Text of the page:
6-in-1 Part 2 Vaccine Study

  • Status: Open to Recruitment  
  • Population: Paediatric
  • Disease group: Multiple (diphtheria, tetanus, poliovirus, whooping cough, hepatitis B and Haemophilus influenzae Type B) 
  • Funder: MCM vaccine 
  • Sponsor: University of Oxford 
  • Principal Investigator: Prof. Paul Heath

Study Aims

St George’s University Hospital’s Vaccine Institute is inviting healthy children who have not yet had their 12-month immunisations to take part in the study. 

One of the vaccines currently given at age 12 months in the UK routine immunisation programme is due to be withdrawn in 2025. The routine schedule will therefore be revised. Various options have been considered. This study is to assess a possible new immunisation schedule before it is made routinely available. 

In particular, the study will investigate the “6-in-1” vaccine (which protects against diphtheria, tetanus, poliovirus, whooping cough, hepatitis B and Haemophilus influenzae type b). There are two licensed 6-in-1 vaccines available, Infanrix hexa and Vaxelis. The components of these two vaccines are not quite identical. At present, the same vaccine (either Infanrix hexa or Vaxelis) is recommended to be used for each of the three doses in the initial course (given at ages 2, 3 and 4 months). It is hoped that giving booster doses at 18 months of age will increase the protection against these diseases. If a booster dose is introduced, it will be useful to know whether the two vaccines can be used interchangeably. Our study will investigate this question. If either vaccine can be used as a booster, it makes the delivery of the vaccine programme easier and more flexible; it also ensures that if one of the vaccines becomes unavailable, the other can be used instead.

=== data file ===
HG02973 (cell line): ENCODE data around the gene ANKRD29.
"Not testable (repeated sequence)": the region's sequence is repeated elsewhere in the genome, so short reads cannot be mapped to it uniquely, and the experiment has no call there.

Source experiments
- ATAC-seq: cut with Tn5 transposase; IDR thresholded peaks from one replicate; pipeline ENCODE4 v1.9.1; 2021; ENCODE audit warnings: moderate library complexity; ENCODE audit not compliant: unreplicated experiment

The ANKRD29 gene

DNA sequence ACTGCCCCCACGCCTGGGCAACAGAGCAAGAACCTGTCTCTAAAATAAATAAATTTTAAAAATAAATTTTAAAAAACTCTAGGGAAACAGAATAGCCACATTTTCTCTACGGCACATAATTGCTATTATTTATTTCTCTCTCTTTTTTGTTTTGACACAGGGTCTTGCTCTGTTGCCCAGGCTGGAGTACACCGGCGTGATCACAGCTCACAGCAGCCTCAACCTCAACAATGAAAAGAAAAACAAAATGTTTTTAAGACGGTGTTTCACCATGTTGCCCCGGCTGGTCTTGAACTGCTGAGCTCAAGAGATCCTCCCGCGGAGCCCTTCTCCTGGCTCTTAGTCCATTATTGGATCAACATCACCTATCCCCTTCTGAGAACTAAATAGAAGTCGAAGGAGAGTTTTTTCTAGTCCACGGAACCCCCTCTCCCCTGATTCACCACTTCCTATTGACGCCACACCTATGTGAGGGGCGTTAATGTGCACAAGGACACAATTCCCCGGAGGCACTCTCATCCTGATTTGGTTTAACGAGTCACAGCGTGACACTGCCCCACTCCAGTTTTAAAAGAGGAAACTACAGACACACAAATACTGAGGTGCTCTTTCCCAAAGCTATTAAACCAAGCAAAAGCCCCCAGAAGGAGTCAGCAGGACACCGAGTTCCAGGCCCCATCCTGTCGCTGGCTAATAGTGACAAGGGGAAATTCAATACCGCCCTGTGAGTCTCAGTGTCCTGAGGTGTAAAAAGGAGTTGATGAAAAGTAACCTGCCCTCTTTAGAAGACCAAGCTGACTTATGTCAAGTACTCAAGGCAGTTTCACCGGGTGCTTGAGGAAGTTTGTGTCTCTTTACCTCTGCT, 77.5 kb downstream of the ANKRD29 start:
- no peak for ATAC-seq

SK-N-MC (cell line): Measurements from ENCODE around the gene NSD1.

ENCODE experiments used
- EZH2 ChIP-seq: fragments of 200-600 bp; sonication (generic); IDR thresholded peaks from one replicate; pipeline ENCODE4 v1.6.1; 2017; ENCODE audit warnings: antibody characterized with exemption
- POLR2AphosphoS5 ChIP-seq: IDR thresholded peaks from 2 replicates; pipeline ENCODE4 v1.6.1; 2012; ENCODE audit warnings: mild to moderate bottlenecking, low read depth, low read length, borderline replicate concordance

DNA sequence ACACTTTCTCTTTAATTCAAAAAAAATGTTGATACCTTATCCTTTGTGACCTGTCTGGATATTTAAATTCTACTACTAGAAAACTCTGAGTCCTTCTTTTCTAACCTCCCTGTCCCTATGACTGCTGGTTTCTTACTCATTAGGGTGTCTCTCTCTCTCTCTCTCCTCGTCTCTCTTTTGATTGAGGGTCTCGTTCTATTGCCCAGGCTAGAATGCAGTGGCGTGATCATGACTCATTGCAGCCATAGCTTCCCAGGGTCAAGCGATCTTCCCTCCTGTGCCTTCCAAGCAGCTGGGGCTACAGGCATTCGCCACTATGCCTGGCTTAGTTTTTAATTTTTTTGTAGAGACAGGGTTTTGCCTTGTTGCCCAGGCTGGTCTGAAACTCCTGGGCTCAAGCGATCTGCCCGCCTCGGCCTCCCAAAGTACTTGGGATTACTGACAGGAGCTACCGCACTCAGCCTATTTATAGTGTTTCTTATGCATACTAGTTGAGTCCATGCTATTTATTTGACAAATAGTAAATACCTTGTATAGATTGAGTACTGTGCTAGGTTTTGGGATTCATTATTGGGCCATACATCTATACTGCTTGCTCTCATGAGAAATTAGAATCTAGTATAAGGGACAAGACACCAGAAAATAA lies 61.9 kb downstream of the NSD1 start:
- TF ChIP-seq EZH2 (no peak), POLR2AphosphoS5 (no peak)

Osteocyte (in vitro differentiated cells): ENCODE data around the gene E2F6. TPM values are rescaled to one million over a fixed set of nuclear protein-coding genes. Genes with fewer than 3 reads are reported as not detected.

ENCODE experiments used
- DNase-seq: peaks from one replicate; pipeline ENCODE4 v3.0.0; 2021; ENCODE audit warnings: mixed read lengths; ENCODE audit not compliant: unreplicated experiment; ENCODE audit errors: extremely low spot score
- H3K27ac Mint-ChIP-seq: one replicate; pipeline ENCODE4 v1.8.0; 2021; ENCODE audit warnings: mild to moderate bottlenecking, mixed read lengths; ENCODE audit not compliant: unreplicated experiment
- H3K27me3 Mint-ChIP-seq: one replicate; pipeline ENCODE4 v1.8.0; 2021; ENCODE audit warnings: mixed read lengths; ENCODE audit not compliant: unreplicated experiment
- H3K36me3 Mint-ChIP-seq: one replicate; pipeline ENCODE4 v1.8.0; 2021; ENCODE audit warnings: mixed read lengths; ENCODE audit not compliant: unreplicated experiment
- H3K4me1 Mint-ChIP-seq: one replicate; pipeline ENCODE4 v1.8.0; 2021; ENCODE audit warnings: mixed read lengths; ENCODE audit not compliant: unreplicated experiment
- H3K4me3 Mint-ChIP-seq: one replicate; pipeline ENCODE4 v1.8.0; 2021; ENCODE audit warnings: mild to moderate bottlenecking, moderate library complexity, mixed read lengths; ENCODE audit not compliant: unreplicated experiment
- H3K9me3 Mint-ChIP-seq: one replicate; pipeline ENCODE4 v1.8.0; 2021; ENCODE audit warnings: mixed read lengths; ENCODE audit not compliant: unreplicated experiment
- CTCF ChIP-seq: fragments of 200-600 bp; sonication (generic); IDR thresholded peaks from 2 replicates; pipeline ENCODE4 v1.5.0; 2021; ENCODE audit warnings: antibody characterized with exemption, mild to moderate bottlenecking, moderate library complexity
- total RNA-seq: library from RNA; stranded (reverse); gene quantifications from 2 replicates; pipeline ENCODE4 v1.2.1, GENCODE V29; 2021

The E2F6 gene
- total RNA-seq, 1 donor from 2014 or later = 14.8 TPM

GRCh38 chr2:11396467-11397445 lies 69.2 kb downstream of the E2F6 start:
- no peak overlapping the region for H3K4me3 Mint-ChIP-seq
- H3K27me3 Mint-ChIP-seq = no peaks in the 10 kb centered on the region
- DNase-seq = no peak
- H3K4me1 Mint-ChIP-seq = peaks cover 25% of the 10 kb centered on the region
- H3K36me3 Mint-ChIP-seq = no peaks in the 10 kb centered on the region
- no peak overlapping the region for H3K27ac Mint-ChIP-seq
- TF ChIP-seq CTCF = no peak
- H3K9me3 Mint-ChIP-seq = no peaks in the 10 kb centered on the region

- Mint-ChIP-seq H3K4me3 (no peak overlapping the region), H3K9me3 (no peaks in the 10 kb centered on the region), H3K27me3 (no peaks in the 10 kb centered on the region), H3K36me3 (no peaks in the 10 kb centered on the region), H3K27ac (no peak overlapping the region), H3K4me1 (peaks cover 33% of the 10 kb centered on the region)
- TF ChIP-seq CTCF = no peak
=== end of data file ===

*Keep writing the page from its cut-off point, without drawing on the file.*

What does participating in the study involve?

Participants in the study will be given their routine 12-month vaccinations (apart from Hib/MenC, which the Joint Committee on Vaccination and Immunisation has advised is no longer necessary at this age because of good herd immunity in the UK). At 18 months of age, they will be given 6-in-1 vaccine and MMR vaccine. Participants will also have the option of receiving two doses of a varicella vaccine. Varicella is the virus which causes chickenpox. It is possible varicella vaccination will be added to the routine childhood schedule in future. If your child takes part, after the 18-month vaccinations you will be asked to record symptoms in a diary every day for 7 days, and to record your child’s temperature daily for three weeks. Participants will have two blood tests during the study to assess their immune response. 

For more information, please see the Study Information Booklet.

What can I do if I’m interested in taking part?

If you have read the study information booklet and are interested in participating, please contact the St George’s study team either by Phone (0208 725 5382) or Email (6in1@sgul.ac.uk) to see if your child is eligible to take part. 
Alternatively, you can complete our pre-screening questionnaire (click here). If your child is eligible, a member of the study team will then contact you.